Newspaper article THE JOURNAL RECORD

Blackstock Punitive Damages Background Brought to Light

Newspaper article THE JOURNAL RECORD

Blackstock Punitive Damages Background Brought to Light

Article excerpt

Ben Blackstock, leader of the Oklahomans Against Lawsuit Abuse, a group pushing a bill to limit punitive damages in civil law suits, once sought punitive damages in federal court amounting to "10 to 20 percent" of a potential court award, Blackstock said Tuesday.

That is up to twice the proposed limit on punitive damages of 10 percent of the actual damages awarded, which Blackstock's group is promoting as part of House Bill No. 1892. That bill suggests an alternative limit on punitive damages of $250,000.

Blackstock's request for punitive damages in a civil lawsuit in federal court in 1973 was brought to light Tuesday in a news release by the Oklahoma Trial Lawyers Association.

The statewide trial lawyers' group is bitterly opposed to House Bill No. 1892.

Jack Burns, state Capitol lobbyist for the trial lawyers, said:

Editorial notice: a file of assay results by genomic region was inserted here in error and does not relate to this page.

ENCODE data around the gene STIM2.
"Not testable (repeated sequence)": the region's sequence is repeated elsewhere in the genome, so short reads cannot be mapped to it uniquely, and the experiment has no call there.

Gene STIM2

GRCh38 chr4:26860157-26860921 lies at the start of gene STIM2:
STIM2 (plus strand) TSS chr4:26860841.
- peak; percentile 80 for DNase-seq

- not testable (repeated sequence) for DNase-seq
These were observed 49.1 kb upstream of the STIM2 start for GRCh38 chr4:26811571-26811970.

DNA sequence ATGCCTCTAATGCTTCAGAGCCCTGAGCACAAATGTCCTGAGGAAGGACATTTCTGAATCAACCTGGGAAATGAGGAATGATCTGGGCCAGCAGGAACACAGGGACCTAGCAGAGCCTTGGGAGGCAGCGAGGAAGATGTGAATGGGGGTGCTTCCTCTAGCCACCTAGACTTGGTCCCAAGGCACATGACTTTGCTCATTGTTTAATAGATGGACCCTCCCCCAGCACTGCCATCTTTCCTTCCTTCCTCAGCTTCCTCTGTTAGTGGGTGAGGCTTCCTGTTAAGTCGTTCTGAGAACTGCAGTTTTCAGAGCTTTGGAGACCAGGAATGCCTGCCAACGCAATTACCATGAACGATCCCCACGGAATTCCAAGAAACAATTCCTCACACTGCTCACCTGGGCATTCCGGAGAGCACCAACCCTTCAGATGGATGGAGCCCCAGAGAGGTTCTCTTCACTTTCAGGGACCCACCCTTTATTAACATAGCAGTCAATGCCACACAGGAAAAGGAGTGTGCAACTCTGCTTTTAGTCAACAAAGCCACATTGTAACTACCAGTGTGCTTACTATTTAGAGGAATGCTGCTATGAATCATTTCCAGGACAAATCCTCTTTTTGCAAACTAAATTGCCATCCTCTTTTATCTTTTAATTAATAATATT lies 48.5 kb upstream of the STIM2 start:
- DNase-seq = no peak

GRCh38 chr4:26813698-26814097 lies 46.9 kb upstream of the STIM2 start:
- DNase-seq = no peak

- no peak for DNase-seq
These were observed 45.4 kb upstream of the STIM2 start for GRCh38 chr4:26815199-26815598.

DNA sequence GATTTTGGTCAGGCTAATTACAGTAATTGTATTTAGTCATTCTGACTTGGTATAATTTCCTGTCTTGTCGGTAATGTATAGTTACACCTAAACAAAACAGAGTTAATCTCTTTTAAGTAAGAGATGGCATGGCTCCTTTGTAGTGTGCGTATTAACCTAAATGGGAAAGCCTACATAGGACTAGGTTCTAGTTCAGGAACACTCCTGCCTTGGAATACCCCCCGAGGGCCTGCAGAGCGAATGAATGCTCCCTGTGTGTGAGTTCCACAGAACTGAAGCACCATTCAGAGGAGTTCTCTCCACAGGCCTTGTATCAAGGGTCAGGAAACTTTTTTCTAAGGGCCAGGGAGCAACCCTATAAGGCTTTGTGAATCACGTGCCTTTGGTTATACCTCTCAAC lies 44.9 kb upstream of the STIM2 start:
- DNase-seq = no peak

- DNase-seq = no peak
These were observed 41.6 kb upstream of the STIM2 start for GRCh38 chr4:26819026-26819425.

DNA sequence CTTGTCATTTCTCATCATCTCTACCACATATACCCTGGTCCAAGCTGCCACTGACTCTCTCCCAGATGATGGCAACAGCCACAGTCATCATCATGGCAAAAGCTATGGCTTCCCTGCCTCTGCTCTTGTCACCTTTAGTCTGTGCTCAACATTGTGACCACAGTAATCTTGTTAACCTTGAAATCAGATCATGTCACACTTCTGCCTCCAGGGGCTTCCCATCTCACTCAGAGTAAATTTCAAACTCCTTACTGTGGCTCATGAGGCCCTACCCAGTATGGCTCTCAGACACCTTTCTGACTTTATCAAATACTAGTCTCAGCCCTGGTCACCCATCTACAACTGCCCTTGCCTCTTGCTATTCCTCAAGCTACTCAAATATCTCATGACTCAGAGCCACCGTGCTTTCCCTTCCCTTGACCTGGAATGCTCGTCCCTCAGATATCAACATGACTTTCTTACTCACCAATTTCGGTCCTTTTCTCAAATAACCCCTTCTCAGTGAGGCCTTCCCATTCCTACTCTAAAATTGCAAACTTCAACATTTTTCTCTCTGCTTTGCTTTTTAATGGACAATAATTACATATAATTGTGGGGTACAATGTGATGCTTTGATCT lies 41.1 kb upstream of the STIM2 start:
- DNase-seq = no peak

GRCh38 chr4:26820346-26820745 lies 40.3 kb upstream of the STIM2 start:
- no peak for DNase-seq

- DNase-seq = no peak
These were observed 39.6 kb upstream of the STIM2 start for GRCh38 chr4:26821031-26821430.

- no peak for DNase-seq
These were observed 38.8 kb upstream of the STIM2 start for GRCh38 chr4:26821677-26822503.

"Ben Blackstock can't have it both ways. If punitive damages are good for him, surely they're good for the rest of the public."

Blackstock sought the punitive damages in a civil lawsuit he filed against Pete Gootos Buick in 1973 in federal court in Oklahoma City.

"I bought a used Riviera. It was purported to have 15,000 or 16,000 miles on it.

"When the odometer locked up at 19,999, I took it to a shop and had it checked. They told me: "That baby's been rolled back.' It turned out that it had almost twice the purported miles on it, closeto 40,000 miles."

Blackstock sued the car dealer in federal court under the federal odometer statute, which had been recently enacted.

Blackstock, who also is executive director of the Oklahoma Press Association, said:

"I asked them for about 10 to 20 percent in punitive damages, so that is not inconsistent at all with what I am doing with House Bill No. …

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